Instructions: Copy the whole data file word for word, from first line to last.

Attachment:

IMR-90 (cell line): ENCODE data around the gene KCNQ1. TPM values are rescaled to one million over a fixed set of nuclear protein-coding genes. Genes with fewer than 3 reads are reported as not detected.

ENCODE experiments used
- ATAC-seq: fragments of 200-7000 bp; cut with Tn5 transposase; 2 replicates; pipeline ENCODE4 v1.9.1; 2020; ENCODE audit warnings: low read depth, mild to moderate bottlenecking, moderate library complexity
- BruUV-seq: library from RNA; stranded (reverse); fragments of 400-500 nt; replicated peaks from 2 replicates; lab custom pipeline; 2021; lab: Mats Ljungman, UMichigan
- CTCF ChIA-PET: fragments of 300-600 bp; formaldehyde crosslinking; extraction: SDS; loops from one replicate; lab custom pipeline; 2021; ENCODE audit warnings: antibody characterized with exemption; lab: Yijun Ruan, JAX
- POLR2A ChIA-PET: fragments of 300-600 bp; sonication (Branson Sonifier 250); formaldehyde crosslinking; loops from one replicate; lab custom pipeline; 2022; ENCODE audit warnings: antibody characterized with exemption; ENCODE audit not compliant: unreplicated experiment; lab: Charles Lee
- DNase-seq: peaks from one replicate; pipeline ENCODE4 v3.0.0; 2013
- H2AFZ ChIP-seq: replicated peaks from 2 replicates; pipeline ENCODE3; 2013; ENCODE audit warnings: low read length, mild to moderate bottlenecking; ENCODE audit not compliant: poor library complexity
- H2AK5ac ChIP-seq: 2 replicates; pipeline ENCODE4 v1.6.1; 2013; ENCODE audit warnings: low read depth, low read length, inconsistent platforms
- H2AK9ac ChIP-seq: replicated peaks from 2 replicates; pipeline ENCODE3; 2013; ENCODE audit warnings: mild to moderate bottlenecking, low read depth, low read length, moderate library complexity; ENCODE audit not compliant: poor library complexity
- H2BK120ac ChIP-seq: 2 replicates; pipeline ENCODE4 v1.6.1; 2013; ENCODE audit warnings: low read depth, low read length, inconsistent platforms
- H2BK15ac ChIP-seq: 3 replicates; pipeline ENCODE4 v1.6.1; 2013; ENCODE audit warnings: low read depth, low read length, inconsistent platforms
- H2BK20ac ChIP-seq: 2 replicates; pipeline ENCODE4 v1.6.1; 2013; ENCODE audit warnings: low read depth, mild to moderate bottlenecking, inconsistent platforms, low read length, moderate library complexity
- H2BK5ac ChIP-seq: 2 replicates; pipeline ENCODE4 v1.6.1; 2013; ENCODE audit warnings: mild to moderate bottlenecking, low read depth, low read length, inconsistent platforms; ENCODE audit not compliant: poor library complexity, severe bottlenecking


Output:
IMR-90 (cell line): ENCODE data around the gene KCNQ1. TPM values are rescaled to one million over a fixed set of nuclear protein-coding genes. Genes with fewer than 3 reads are reported as not detected.

ENCODE experiments used
- ATAC-seq: fragments of 200-7000 bp; cut with Tn5 transposase; 2 replicates; pipeline ENCODE4 v1.9.1; 2020; ENCODE audit warnings: low read depth, mild to moderate bottlenecking, moderate library complexity
- BruUV-seq: library from RNA; stranded (reverse); fragments of 400-500 nt; replicated peaks from 2 replicates; lab custom pipeline; 2021; lab: Mats Ljungman, UMichigan
- CTCF ChIA-PET: fragments of 300-600 bp; formaldehyde crosslinking; extraction: SDS; loops from one replicate; lab custom pipeline; 2021; ENCODE audit warnings: antibody characterized with exemption; lab: Yijun Ruan, JAX
- POLR2A ChIA-PET: fragments of 300-600 bp; sonication (Branson Sonifier 250); formaldehyde crosslinking; loops from one replicate; lab custom pipeline; 2022; ENCODE audit warnings: antibody characterized with exemption; ENCODE audit not compliant: unreplicated experiment; lab: Charles Lee
- DNase-seq: peaks from one replicate; pipeline ENCODE4 v3.0.0; 2013
- H2AFZ ChIP-seq: replicated peaks from 2 replicates; pipeline ENCODE3; 2013; ENCODE audit warnings: low read length, mild to moderate bottlenecking; ENCODE audit not compliant: poor library complexity
- H2AK5ac ChIP-seq: 2 replicates; pipeline ENCODE4 v1.6.1; 2013; ENCODE audit warnings: low read depth, low read length, inconsistent platforms
- H2AK9ac ChIP-seq: replicated peaks from 2 replicates; pipeline ENCODE3; 2013; ENCODE audit warnings: mild to moderate bottlenecking, low read depth, low read length, moderate library complexity; ENCODE audit not compliant: poor library complexity
- H2BK120ac ChIP-seq: 2 replicates; pipeline ENCODE4 v1.6.1; 2013; ENCODE audit warnings: low read depth, low read length, inconsistent platforms
- H2BK15ac ChIP-seq: 3 replicates; pipeline ENCODE4 v1.6.1; 2013; ENCODE audit warnings: low read depth, low read length, inconsistent platforms
- H2BK20ac ChIP-seq: 2 replicates; pipeline ENCODE4 v1.6.1; 2013; ENCODE audit warnings: low read depth, mild to moderate bottlenecking, inconsistent platforms, low read length, moderate library complexity
- H2BK5ac ChIP-seq: 2 replicates; pipeline ENCODE4 v1.6.1; 2013; ENCODE audit warnings: mild to moderate bottlenecking, low read depth, low read length, inconsistent platforms; ENCODE audit not compliant: poor library complexity, severe bottlenecking